If it is the summer season then it is the Drew League season and it is the Nick Young in the spotlight season as he uses the league as his own personal All-Star showcase, highlighting a series of dunks and crossovers and last second shots in front of a friendly, if not ecstatic, Compton, California crowd.
There is no better advertisement for Nick Young’s talent and Nick Young’s weaknesses than the Drew League. He loves to score and he loves to show off his moves and he loves to be the center of attention. There is an irony here. What makes Young so great in the Drew League is what makes him so terrible in the NBA, something the Lakers are fully aware of as they tried to move Young this summer but couldn’t. Every G.M. is aware that Nick Young is a fun-loving comdey act who uses the NBA as his personal platform for entertainment. Young is hardly invested in taking care of the small details necessary to win and he often pouts when things are not going his way.
Nick Young’s numbers last year were morose. 36% on two points shots. .09% on shots 3-10 feet. 31% on shots 10-16 feet. 35% on long 2’s. Shooting is the one thing Young does well and he couldn’t make 4 out of 10 shots from anywhere on the floor.
Two summers ago, the Lakers signed Nick Young to a bad contract. There is no opt-out and they are on the hook for three more years. The only takers will be teams looking to get rid of their own bad contracts and so the Lakers net return will be another team’s garbage so what’s the point? In a twisted way Nick Young serves a purpose for a team with a group of talented but inexperienced young players: he is the whipping boy. Byron Scott will use Nick Young as an example of inattention to defense, and laziness, and lack of focus, and not studying film and getting beat because his mind was preoccupied.
When the Lakers drafted Anthony Brown in the second round and then quickly signed him to a two year deal with an option for the third year it was a message. Brown, a four year player from Stanford, is a 6-6, three point shooting small forward with deep range, the same position with the same skill as Young, and a Stanford education in his back pocket. And one other thing. Brown can defend. His best moments in the Vegas Summer League, what didn’t show up in the box score, was what he did on defense. He has good lateral quickness, nice footwork for a young player, desire, plus he’s physical and he plays defense with a toughness Young lacks.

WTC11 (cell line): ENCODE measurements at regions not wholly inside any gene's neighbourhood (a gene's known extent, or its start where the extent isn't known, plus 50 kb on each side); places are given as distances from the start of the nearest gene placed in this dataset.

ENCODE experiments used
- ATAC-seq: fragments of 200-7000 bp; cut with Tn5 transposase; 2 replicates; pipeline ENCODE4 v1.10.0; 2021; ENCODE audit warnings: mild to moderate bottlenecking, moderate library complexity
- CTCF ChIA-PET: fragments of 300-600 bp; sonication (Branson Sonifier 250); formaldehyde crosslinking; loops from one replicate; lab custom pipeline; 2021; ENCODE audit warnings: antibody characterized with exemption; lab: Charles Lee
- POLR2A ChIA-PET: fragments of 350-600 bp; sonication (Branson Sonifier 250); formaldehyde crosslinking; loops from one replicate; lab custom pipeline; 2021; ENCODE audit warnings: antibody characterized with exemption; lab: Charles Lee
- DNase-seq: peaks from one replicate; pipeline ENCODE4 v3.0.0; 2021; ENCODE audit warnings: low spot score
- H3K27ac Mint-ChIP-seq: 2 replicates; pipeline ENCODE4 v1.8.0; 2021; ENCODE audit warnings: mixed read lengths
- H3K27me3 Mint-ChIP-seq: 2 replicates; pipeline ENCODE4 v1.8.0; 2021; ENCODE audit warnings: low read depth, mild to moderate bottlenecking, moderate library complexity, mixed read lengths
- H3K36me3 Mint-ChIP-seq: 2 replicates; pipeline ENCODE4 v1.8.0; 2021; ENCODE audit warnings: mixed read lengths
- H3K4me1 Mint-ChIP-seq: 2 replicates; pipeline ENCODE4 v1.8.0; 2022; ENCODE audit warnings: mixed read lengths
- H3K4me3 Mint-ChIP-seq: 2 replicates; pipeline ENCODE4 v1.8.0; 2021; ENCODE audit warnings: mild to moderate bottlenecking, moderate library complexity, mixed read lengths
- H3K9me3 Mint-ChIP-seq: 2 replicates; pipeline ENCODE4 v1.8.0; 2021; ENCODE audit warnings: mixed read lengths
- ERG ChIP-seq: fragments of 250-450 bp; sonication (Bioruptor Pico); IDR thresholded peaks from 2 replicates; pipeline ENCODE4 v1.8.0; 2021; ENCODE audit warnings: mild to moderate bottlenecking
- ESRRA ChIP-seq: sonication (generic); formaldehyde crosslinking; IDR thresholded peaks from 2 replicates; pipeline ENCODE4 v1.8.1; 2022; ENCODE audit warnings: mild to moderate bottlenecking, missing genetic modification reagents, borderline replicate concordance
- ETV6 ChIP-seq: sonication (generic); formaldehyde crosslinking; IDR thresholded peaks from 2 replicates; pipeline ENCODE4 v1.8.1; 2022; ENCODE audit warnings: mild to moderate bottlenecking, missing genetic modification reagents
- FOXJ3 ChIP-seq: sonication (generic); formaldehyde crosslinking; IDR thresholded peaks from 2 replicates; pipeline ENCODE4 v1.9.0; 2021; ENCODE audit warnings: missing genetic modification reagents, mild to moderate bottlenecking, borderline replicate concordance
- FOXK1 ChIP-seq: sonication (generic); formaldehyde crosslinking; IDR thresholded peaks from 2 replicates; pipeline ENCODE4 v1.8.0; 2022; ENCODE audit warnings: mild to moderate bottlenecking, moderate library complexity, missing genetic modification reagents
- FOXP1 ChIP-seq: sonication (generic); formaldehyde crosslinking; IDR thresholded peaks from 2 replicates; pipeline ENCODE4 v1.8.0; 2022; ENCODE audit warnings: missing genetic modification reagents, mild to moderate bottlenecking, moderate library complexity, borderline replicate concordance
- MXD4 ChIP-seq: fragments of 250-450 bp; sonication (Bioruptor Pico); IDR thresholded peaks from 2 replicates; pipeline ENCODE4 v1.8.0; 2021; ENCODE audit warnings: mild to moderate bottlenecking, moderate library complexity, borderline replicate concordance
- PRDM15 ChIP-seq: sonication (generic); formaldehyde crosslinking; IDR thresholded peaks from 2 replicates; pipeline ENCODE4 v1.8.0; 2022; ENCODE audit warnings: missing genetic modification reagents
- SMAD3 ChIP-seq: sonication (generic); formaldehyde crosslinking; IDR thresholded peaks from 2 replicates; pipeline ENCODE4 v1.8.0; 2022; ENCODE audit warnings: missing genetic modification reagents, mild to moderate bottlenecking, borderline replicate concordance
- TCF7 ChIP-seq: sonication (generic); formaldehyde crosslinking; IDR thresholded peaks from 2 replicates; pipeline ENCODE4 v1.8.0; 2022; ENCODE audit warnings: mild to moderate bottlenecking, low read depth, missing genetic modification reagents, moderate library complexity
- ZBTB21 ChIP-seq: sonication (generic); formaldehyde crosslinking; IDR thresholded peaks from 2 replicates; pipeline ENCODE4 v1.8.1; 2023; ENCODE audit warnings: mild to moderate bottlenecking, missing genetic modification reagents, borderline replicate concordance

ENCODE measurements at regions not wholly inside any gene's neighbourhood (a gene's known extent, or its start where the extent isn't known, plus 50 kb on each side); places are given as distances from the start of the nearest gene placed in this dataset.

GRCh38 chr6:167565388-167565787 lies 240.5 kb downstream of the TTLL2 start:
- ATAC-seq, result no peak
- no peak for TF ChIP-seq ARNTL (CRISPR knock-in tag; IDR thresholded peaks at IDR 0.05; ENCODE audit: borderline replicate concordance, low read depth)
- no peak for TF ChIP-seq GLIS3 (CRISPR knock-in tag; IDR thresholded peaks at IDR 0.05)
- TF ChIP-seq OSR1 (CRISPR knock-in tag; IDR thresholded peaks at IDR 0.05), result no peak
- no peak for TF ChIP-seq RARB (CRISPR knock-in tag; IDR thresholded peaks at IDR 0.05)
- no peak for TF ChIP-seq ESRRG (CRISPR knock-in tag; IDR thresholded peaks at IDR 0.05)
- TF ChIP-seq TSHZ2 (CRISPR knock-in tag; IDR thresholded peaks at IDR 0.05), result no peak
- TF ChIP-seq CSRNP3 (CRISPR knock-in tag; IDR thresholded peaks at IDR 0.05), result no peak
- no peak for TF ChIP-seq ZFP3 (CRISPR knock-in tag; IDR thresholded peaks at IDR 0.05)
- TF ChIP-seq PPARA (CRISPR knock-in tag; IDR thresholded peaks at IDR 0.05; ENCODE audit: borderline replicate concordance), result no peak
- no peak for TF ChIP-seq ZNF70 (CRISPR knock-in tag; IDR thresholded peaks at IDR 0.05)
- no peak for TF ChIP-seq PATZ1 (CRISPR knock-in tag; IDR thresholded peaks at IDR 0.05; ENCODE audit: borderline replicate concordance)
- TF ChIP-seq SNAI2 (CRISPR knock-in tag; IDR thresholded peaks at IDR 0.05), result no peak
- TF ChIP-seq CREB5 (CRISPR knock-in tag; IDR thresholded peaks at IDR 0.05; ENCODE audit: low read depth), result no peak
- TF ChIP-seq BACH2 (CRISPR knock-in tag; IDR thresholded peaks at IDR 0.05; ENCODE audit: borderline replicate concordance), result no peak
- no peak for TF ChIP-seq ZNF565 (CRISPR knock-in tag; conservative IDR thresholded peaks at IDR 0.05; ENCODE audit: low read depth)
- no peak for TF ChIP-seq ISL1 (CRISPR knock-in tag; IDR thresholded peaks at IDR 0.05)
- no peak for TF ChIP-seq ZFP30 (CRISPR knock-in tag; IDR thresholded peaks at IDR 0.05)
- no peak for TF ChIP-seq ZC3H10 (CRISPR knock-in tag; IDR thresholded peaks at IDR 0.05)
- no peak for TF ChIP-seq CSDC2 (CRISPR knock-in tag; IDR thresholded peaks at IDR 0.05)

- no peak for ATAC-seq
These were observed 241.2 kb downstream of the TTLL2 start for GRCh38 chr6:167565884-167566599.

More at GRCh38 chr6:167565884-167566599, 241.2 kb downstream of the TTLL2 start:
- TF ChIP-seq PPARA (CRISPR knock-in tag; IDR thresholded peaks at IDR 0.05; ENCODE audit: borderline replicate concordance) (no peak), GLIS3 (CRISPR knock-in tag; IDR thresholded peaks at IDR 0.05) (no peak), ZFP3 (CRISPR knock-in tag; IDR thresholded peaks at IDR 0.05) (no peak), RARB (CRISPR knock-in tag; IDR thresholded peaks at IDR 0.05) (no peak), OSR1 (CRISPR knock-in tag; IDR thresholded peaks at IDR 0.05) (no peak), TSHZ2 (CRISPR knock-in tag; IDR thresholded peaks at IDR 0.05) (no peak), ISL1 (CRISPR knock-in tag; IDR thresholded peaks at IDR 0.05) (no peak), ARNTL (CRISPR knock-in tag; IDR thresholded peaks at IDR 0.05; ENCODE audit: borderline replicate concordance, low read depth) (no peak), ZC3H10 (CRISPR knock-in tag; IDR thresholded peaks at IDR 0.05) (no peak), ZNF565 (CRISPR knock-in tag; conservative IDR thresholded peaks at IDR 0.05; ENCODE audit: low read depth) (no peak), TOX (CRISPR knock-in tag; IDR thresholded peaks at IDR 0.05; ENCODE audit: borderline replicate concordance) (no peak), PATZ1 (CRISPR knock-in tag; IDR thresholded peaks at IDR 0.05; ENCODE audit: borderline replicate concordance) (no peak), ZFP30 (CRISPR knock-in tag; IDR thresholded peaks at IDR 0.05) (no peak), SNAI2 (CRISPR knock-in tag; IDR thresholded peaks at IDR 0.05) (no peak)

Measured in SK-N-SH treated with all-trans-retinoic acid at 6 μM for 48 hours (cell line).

Training camp will be a referendum on Young because if Anthony Brown outperforms Young in effort and intellect and has the ability to knock down open looks, he has the opportunity to take the back up small forward job away from Young.
Nick Young is pretty easy to guard since he doesn’t make contested shots and he isn’t a crafty scorer who uses a variety of head fakes and dribbles to confuse his defender. He is a mediocre dribbler who holds the ball too long and he doesn’t have an innate talent for the rhythm of possessions. He doesn’t like contact and rarely takes the ball to the hole for the sole purpose of getting to the line. He lacks mental toughness. When he doesn’t get a call he quits for a few seconds before he remembers the game is still going on and he has to run down the court on defense.
From the looks of things the Lakers are following the trend and moving towards a three guard starting line-up shifting Kobe Bryant to small forward as D’angelo Russell and Jordan Clarkson occupy the backcourt. The Lakers will have three ball handlers and three scorers but not much defense to speak of on the perimter. It makes Anthony Brown attractive. He can spell Kobe and guard a shooter and make the occassional three which is more than Nick Young can do with Byron Scott constantly on him like a prison guard.
Nick Young’s best Lakers year was when he played for Mike D’antoni. He had career highs in points scored, steals, offensive rebounds, assists, field goals and field goal attempts with free rein to do whatever he wanted without fear of punishment. On the opposite coaching spectrum, Byron Scott rewards defense and hard work and what you do off-ball and doesn’t give a rat’s ass about entertainment, something that is high on Nick Young’s motivational list. Scott wants a player who wants to rebound and set screens and pass the ball. Scott wants what every Nick Young coach wants but all (except D’antoni) have been left exasperated.
There was a pre-game moment last year when Nick Young was entertaining the media with a story about dolphins and it was one of the light moments that Nick Young loves with the assembled writers surrounding him, hanging on his every word. Byron Scott entered the room, gave Young the Death Stare and then announced Young was being fined for lateness. No longer smiling, Young exhaled, like cold water was splashed on his face.
It is July and Nick Young is entitled to have a good time in front of the Compton crowds. But the question is, when the Drew League is done and he has to really work on parts of his game that he has never developed, what then? What happens in October, in training camp? What happens when the season starts? Is Young poised to be the third small forward in the rotation, on the bench for long stretches of games while a rookie who cares about basketball and not Hollywood replaces him?
photo via Wikipedia.org